December 11, 2012

Among all the doom and gloom in the media, CNN’s Heroes of the Year reminds us that there are ordinary people in the world making extraordinary differences.  Not only was it inspiring to meet this year’s heroes and their causes, but these were only the top 10 picked out of an even wider number of nominated heroes out there doing good.

Whether motivated by their own tragic life-events, or the desire to make life better for others, these heroes didn’t just whine and complain.  They did something to right wrongs, support  forgotten and unseen sufferers, and turn despair into hope.  Each had to face building something meaningful from nothing.  Finding funding to put their good intentions into practice was a daunting task, to say the least, but each hero faced that task and persevered.

It impressed me that most of the 10 heroes were women, and two Young Wonders were young indeed.  Will Larsey was only 7 years old when he started FROGS to supply food to the needy.   He’s only 9 years old now and, with a staff of his young friends, raised $20,000 for a Food Bank.  Because of young Cassandra Lin, 210 homes in Rhode Island have been heated by 100,000 gallons of used cooking oil.  What might the future hold for these two Young Wonders?

The heroes came from the U.S. to far away Afghanistan, South Africa, Nepal, and Haiti.  Each had a burning desire to right a wrong.  Each improved other people’s lives in some way.  Mary Cortani wanted to stop the suicides of veterans through service dogs whose wet noses and wagging tails helped them see life as something worth living.  Pushpa Basnet wanted to get children out of the prisons in Nepal where their parents were incarcerated to give them laughter, joy, and beauty.  Malia Villard-Apollon brought comfort and sisterhood to rape and domestic violence victims in Haiti.  Thulani Modano, Catalina Escobar, and Razia Jan have also found ways to make life better for others in their countries.

Grief was a powerful motivator for Wanda Butts who set up The Josh Project that has taught 1200 mostly Afro-American children to swim after her son drowned because he couldn’t swim.  Scott Strode wanted to share his own success out of drug addiction through sports with others in Phoenix.  Leo McCarthy turned the loss of his dear 14 year old daughter because of a drunk teen driver into 8,000 signatures of teenagers so far who pledge not to use alcohol and drugs when underage.

What differentiates these  Heroes, and those of previous years, from the rest of us?  They are a tribute to passion and resilience and I look forward to seeing  many more years of CNN’s Heroes of the Year awards.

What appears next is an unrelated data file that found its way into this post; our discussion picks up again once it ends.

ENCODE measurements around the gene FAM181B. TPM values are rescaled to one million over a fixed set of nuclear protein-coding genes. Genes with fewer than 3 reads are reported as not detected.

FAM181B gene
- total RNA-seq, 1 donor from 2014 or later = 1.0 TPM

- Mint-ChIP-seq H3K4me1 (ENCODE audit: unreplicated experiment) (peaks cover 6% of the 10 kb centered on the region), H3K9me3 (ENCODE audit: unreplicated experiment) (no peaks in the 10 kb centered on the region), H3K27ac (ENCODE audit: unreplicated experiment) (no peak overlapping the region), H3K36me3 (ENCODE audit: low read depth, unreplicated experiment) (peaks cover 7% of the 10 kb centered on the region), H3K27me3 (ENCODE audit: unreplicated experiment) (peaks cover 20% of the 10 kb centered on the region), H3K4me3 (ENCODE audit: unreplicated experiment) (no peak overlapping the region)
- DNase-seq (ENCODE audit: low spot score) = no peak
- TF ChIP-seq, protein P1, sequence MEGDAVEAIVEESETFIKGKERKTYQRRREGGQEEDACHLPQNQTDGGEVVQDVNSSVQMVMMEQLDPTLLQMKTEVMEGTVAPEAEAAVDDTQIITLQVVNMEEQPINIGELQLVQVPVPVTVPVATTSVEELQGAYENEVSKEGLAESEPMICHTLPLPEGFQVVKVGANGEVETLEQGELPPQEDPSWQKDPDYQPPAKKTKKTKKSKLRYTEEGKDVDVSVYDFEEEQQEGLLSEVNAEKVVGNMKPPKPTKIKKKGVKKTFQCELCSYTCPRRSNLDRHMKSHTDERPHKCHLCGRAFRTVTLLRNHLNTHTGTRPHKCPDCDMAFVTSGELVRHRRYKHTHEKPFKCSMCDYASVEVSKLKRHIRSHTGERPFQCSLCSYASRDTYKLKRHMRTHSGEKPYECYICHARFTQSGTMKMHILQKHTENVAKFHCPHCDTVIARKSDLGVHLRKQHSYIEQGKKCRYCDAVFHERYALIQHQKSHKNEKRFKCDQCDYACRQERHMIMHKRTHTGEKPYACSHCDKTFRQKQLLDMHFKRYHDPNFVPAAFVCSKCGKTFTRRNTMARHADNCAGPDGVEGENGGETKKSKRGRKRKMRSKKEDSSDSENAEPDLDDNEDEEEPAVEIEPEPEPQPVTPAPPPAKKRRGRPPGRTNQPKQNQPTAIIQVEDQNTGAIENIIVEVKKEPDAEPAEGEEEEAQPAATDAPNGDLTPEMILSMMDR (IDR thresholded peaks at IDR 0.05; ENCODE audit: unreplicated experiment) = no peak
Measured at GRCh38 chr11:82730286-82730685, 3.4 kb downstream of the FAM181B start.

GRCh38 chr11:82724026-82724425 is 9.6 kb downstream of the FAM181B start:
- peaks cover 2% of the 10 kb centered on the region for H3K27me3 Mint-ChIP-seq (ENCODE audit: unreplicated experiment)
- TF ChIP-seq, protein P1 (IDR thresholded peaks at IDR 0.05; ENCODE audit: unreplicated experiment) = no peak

Comments?? E-mail Suellen at

December 13, 2011

I love watching the annual CNN Heroes of the Year show that started five years ago.  It takes a whole year to get nominations of innovative do-gooders from people all over the world, have on-line voting to select just ten of them, then select one of the ten to be the top winner, and prepare a Hollywood extravaganza to honor them.  Modeled after the award ceremony for the Oscars,  it has all the drama, glitz, tension, and tears of the Oscars.

Yes, there are stars there too, but they are secondary to the wondrous assortment of inspirational people the stars introduce who saw a need and became passionate to fill it.  The range of the good deeds of the heroes is very impressive, not only geographically but in every other way.   They overwhelmingly come from the 99% who are not wealthy.  They are “ordinary” people in overdrive.

Some are motivated by personal tragedies, such as a father and son who help non-professional football players who suffer devastating lifelong injuries that confine them to wheelchairs.  One energetic Italian chef in the U.S. prepares spaghetti with gusto and lots of nutritional marinara sauce for children who would otherwise go hungry.  A young widow mourning for her soldier husband created a sisterhood of young widows to keep each other alive and vital.  One grandmother opens her arms and her doors to gang members and street kids who think guns are their friends.   By offering them alternatives, these street kids decide to follow paths out of gunshot range.

Some help at home, wherever in the world that may be.  Others make dreams come true in faraway places.  The Hero of the Year went to Bali, Indonesia, to set up midwives and clinics for childbirth so new mothers and their babies don’t have to die for lack of proper care.   One very poignant Young Wonder named Rachel has brought fresh, healthy drinking water to Ethiopian children.  Rachel was 9 when she went online with Rachel’s wish to do something helpful for her fellow humans.  Tragically, she died in a car crash and contributions soared until she had received hundreds of thousands of dollars to do good things.  How proud she would have been to know all the good her wish has been able to do.

One African man visiting the U.S. saw the waste of thousands of small bars of soap being thrown out by hotels and motels every day.   He developed ways to collect the unused bars of soap before they are discarded, re-makes them into new bars of soap and, with wide smiles and  boundless energy, distributes them to African villages and teaches the children that using soap helps them stay healthy.

There were many barriers and hurdles, including finances, that these heroes overcame with their high motivation to make the world a better place, and can-do optimism.   We can’t all do what they do on a large enough scale to be a CNN hero, but I felt particularly proud of all the volunteering I have done, and still do, in my own life.  One of the reporters said he had investigated how many volunteer jobs it was possible to do with organizations within a five mile radius in Los Angeles and he came up with over 700!

Thank you CNN Heroes for giving us an evening to celebrate pure goodness of the heart.

Comments?? E-mail Suellen at

%d bloggers like this: